This article first appeared in Legal Futures.
This year, like many in recent years, has seen some key changes within the employment law field, with the government, trade unions and lobbyists remaining endlessly engaged in seeking to impose their interpretation of fair balance between employers and their respective workforces.
Although consensus on that equilibrium can never really be achieved, sometimes there are pieces of legislative movement which are difficult to argue with regardless of your perspective: This is one of those.
Published on 13th October 2017, the Parental Bereavement (Pay and Leave) Bill would provide for the first time a legal right to parents who are employed and have suffered the death of a child, a minimum of two weeks’ leave in which to grieve.
Where the employee has been continuously employed for a period of 26 weeks or more, they will also benefit from statutory paternal bereavement pay. To balance this right with the needs of businesses, employers will be able to recover the cost of this statutory pay from the government.
For the purposes of the proposed bill, a bereaved parent will extend beyond the biological parents, and will be considered in reference to “the employee’s care of the child before the child’s death”. This should therefore extend the right to include all ‘atypical’ arrangements.
It is perhaps surprising that such a law is not already in place, but it is not; the current position is that while they would hope to find their employer understanding and flexible in this dire situation, there is no legal obligation to allow parents any paid time off to grieve.
In a challenging economic climate, commercial considerations may take precedence for the employer, and the leave may be given but unpaid, or in the worst cases not permitted at all.
For an employee, this could mean being forced to take sickness absence, with the lack of remuneration and the associated risk of dismissal for ill-health capability, or alternatively being forced back into the workplace without having had any time to grieve, both options negatively impacting their wellbeing.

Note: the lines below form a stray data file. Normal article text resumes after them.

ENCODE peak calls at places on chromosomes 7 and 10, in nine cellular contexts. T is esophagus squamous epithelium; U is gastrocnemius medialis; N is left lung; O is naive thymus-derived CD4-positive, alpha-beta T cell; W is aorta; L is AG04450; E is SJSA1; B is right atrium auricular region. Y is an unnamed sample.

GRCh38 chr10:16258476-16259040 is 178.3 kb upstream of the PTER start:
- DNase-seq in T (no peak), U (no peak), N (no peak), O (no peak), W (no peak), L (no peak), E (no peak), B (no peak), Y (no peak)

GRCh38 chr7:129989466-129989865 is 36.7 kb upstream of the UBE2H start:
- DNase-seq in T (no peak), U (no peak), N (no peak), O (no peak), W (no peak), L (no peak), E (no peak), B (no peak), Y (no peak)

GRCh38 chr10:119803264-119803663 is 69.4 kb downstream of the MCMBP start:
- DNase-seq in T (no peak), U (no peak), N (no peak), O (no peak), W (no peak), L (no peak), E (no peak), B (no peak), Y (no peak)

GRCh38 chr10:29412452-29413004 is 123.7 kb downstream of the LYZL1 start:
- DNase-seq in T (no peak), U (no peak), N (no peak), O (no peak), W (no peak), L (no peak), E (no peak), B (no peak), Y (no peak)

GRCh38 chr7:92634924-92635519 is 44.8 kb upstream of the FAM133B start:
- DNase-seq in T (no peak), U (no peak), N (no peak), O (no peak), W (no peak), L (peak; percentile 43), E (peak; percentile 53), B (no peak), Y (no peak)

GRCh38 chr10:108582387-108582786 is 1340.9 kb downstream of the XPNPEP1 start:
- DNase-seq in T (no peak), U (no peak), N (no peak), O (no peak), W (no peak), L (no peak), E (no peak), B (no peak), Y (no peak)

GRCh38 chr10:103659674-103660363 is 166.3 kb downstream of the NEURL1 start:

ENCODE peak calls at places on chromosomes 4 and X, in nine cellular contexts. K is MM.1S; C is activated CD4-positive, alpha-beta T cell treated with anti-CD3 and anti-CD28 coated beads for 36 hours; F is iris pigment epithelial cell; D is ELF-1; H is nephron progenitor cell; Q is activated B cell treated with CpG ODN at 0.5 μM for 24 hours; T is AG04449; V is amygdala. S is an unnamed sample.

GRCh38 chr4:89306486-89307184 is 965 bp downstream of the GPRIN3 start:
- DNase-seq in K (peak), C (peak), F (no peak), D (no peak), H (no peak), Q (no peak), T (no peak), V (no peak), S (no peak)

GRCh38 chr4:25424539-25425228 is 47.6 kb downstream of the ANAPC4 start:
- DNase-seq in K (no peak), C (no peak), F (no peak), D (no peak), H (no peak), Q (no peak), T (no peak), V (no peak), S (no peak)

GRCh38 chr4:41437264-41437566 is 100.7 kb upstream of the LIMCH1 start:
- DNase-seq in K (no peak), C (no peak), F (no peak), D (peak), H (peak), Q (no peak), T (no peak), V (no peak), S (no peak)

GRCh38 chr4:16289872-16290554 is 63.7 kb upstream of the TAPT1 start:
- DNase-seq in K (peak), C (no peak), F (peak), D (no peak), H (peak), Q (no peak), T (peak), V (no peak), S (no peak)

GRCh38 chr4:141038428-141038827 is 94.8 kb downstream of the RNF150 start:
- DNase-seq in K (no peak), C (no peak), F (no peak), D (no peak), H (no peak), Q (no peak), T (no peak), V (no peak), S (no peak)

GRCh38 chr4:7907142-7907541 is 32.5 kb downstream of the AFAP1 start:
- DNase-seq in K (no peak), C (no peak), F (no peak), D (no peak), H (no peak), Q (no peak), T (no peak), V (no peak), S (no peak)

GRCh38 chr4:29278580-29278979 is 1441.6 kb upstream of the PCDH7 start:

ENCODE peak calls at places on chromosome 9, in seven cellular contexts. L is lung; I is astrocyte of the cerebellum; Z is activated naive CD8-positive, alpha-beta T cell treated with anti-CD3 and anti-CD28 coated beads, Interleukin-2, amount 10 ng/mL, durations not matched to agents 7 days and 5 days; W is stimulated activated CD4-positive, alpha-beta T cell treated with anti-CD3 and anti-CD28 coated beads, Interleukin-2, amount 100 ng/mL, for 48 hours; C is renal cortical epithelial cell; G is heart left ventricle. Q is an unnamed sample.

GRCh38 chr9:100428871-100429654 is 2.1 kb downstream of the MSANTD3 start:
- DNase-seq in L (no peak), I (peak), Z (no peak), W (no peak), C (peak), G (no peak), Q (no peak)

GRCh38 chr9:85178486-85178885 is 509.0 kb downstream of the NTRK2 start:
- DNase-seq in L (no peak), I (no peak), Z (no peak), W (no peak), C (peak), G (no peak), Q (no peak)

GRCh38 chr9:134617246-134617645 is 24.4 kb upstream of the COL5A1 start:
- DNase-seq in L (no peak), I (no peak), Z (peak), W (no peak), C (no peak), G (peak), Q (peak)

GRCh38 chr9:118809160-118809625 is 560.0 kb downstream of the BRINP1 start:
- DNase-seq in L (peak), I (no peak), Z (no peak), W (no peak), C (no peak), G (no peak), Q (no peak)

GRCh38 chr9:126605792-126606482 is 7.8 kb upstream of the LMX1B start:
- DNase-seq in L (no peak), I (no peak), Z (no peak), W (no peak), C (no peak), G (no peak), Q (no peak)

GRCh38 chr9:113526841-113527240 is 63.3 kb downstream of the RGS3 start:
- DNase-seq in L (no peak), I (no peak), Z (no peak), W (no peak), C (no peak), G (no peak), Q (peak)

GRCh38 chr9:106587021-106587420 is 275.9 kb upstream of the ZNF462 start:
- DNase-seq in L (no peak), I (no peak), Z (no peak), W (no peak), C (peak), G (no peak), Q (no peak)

The intention of the proposed bill is to enhance the employee’s rights and protections in this situation and to help with the financial implications faced by bereaved parents. As well as covering a child up to the age of 18, it also includes a provision to extend the right to cover a child stillborn after 24 weeks of pregnancy, should the secretary of state approve.
Following a period of years in which I would argue that employment law has shifted in favour of commerce over workforce, moving in favour of employers, this bill makes for really good reading. It is an encouraging statement and the protection provided is material.
But will it make a difference in real terms? Yes, I think so, but albeit perhaps not to many. While it would be a very unsympathetic employer which refused to provide an employee with limited paid time off in these incredibly difficult circumstances, they exist – these are not sympathetic times.
It’s probably fair to say, though, that the group likely to benefit is small. Further, given the bill provides for 90% of the employee’s weekly pay or the statutory weekly rate (currently £140.98), whichever is less, for just two weeks, it is difficult to see that it will have the impact it is designed to achieve in terms of limiting financial disadvantage for the bereaved.
This is particularly so when one considers that the overwhelming body of research supports that overcoming the grief from the loss of a child can take months or even years.
In order to truly make a difference to the support and retaining of employees affected by the bereavement of a child, employers need to go further than that presented in this proposed legislation; as with similar workforce rights, it is designed to be the very minimum the employer should do in the circumstances.
But it’s an improvement nonetheless. I’d like to say that the bill is a move towards making the workplace a more compassionate place, but that doesn’t quite fit because if enacted it’ll become an employer’s obligation.
But will it make a small difference and perhaps give the feeling that an employer is being a little more compassionate? Yes, I think so, and that’s a really positive thing.
Kimberly Whalen-Blake is a solicitor at DAS Law.